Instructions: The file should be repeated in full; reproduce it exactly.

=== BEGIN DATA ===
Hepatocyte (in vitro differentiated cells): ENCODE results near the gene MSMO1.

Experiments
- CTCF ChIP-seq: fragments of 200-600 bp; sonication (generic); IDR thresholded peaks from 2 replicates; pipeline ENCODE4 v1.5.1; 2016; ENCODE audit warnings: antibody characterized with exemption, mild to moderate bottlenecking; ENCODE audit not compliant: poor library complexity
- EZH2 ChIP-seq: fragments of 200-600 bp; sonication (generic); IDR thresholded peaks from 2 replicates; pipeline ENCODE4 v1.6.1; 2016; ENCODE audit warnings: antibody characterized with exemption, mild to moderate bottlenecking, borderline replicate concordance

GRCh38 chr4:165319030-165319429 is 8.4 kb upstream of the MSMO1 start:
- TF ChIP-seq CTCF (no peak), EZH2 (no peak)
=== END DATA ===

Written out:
Hepatocyte (in vitro differentiated cells): ENCODE results near the gene MSMO1.

Experiments
- CTCF ChIP-seq: fragments of 200-600 bp; sonication (generic); IDR thresholded peaks from 2 replicates; pipeline ENCODE4 v1.5.1; 2016; ENCODE audit warnings: antibody characterized with exemption, mild to moderate bottlenecking; ENCODE audit not compliant: poor library complexity
- EZH2 ChIP-seq: fragments of 200-600 bp; sonication (generic); IDR thresholded peaks from 2 replicates; pipeline ENCODE4 v1.6.1; 2016; ENCODE audit warnings: antibody characterized with exemption, mild to moderate bottlenecking, borderline replicate concordance

GRCh38 chr4:165319030-165319429 is 8.4 kb upstream of the MSMO1 start:
- TF ChIP-seq CTCF (no peak), EZH2 (no peak)